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Controversies in the History of the Radiation Reaction Problem in General Relativity

Kennefick, Daniel J. (1996) Controversies in the History of the Radiation Reaction Problem in General Relativity. Humanities Working Paper, 164. California Institute of Technology , Pasadena, CA. https://resolver.caltech.edu/CaltechAUTHORS:20130801-135201982

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Abstract

Beginning in the early 1950s, experts in the theory of general relativity debated vigorously whether the theory predicted the emission of gravitational radiation from binary star systems. For a time, doubts also arose on whether gravitational waves could carry any energy. Since radiation phenomena have played a key role in the development of 20th century field theories, it is the main purpose of this paper to examine the reasons for the growth of scepticism regarding radiation in the case of the gravitational field. Although the focus is on the period from the mid-1930s to about 1960, when the modern study of gravitational waves was developing, some attention is also paid to the more recent and unexpected emergence of experimental data on gravitational waves which considerably sharpened the debate on certain controversial aspects of the theory of gravity waves. I analyze the use of the earlier history as a rhetorical device in review papers written by protagonists of the "quadrupole formula controversy" in the late 1970s and early 1980s. I argue that relativists displayed a lively interest in the historical background to the problem and exploited their knowledge of the literature to justify their own work and their assessment of the contemporary state of the subject. This illuminates the role of a scientific field's sense of its own history as a mediator in scientific controversy.


Item Type:Report or Paper (Working Paper)
Additional Information:This paper is an expanded version of a talk given at the fourth international conference on the History of General Relativity, held in Berlin, August 1-4, 1995. My most grateful thanks go to Diana Barkan, who has tirelessly supported, encouraged and guided my efforts in pursuing this research, and to Kip Thorne, at whose suggestion I undertook it, and whose advice was always valuable. Peter Havas, John Stachel, Jean Eisenstaedt and Martin Krieger all gave generously of their time to tender important advice and criticism. I am also grateful for permission granted by the Albert Einstein Archives, The Hebrew University of Jerusalem, as well as by the Einstein papers project and John Tate jr., to quote from the Einstein-Tate correspondence, and to Robert Schulman for his kind help at the Einstein papers project in Boston. I am indebted to the Archives at the California Institute of Technology for permission to quote from Robertson's letter to Tate. To the organisers of the Berlin conference, for their hospitality, kindness and generosity, especially to Tilman Sauer and Jiirgen Renn, my thanks. I am also the grateful recipient of a Doctoral Dissertation Improvement grant (No. SBR- 9412026) from the National Science Foundation, which enabled me to travel to consult archival material and conduct interviews. Finally, for their kindness, hospitality and patience, I thank all of those who were interviewed by me. They all helped to make this work a personally rewarding and enjoyable experience.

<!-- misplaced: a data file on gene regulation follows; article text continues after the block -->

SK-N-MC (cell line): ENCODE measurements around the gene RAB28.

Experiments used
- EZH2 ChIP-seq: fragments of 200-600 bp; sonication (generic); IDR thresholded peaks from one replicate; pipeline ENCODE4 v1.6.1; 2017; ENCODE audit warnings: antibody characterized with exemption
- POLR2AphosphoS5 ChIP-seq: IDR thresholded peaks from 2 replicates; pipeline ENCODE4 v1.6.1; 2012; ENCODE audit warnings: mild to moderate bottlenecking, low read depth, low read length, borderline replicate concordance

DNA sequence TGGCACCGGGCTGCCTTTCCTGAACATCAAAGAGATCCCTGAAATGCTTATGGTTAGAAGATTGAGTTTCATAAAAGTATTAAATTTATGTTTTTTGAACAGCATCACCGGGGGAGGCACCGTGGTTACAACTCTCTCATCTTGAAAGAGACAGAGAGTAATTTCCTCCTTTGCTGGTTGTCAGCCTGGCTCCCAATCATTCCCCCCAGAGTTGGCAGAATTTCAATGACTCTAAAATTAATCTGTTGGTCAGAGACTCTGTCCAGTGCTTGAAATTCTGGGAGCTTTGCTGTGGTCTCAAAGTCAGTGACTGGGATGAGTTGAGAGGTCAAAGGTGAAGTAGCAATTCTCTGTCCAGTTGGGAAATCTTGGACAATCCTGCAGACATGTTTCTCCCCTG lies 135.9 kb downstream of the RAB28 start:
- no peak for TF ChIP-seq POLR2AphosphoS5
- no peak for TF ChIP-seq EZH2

Group:Humanities Working Papers
Funders:
Funding AgencyGrant Number
NSF Doctoral Dissertation Improvement GrantSBR- 9412026
Series Name:Humanities Working Paper
Issue or Number:164
Record Number:CaltechAUTHORS:20130801-135201982
Persistent URL:https://resolver.caltech.edu/CaltechAUTHORS:20130801-135201982
Official Citation:Kennefick, Daniel. Controversies in the History of the Radiation Reaction Problem in General Relativity. Pasadena, CA: California Institute of Technology, 1996. Humanities Working Paper, No. 164.
Usage Policy:No commercial reproduction, distribution, display or performance rights in this work are provided.
ID Code:39714
Collection:CaltechAUTHORS
Deposited By: Lindsay Cleary
Deposited On:06 Sep 2013 21:34
Last Modified:03 Oct 2019 05:10

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